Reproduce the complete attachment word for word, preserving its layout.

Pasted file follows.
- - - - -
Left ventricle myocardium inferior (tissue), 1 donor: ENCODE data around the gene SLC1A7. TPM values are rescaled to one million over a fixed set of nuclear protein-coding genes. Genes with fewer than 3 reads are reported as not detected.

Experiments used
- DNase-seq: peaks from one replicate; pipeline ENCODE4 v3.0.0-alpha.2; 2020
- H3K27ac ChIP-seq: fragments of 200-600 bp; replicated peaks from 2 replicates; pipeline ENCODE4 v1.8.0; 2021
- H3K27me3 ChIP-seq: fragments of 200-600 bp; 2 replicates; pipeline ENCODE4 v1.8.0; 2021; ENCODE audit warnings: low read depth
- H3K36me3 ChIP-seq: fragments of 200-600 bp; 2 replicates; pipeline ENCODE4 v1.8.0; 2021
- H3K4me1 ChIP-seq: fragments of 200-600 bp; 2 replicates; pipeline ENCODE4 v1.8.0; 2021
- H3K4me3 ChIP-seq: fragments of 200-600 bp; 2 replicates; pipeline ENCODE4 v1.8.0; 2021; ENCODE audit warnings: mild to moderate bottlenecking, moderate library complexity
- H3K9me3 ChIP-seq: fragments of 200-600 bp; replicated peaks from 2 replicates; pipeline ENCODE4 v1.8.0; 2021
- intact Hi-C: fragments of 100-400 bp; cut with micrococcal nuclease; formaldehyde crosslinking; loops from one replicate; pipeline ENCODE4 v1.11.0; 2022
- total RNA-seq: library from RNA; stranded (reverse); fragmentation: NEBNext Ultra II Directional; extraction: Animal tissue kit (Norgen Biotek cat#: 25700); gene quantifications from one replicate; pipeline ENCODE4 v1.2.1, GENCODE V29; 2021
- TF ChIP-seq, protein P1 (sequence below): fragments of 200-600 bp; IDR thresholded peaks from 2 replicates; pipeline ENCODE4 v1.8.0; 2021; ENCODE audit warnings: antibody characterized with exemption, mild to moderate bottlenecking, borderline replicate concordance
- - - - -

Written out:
Left ventricle myocardium inferior (tissue), 1 donor: ENCODE data around the gene SLC1A7. TPM values are rescaled to one million over a fixed set of nuclear protein-coding genes. Genes with fewer than 3 reads are reported as not detected.

Experiments used
- DNase-seq: peaks from one replicate; pipeline ENCODE4 v3.0.0-alpha.2; 2020
- H3K27ac ChIP-seq: fragments of 200-600 bp; replicated peaks from 2 replicates; pipeline ENCODE4 v1.8.0; 2021
- H3K27me3 ChIP-seq: fragments of 200-600 bp; 2 replicates; pipeline ENCODE4 v1.8.0; 2021; ENCODE audit warnings: low read depth
- H3K36me3 ChIP-seq: fragments of 200-600 bp; 2 replicates; pipeline ENCODE4 v1.8.0; 2021
- H3K4me1 ChIP-seq: fragments of 200-600 bp; 2 replicates; pipeline ENCODE4 v1.8.0; 2021
- H3K4me3 ChIP-seq: fragments of 200-600 bp; 2 replicates; pipeline ENCODE4 v1.8.0; 2021; ENCODE audit warnings: mild to moderate bottlenecking, moderate library complexity
- H3K9me3 ChIP-seq: fragments of 200-600 bp; replicated peaks from 2 replicates; pipeline ENCODE4 v1.8.0; 2021
- intact Hi-C: fragments of 100-400 bp; cut with micrococcal nuclease; formaldehyde crosslinking; loops from one replicate; pipeline ENCODE4 v1.11.0; 2022
- total RNA-seq: library from RNA; stranded (reverse); fragmentation: NEBNext Ultra II Directional; extraction: Animal tissue kit (Norgen Biotek cat#: 25700); gene quantifications from one replicate; pipeline ENCODE4 v1.2.1, GENCODE V29; 2021
- TF ChIP-seq, protein P1 (sequence below): fragments of 200-600 bp; IDR thresholded peaks from 2 replicates; pipeline ENCODE4 v1.8.0; 2021; ENCODE audit warnings: antibody characterized with exemption, mild to moderate bottlenecking, borderline replicate concordance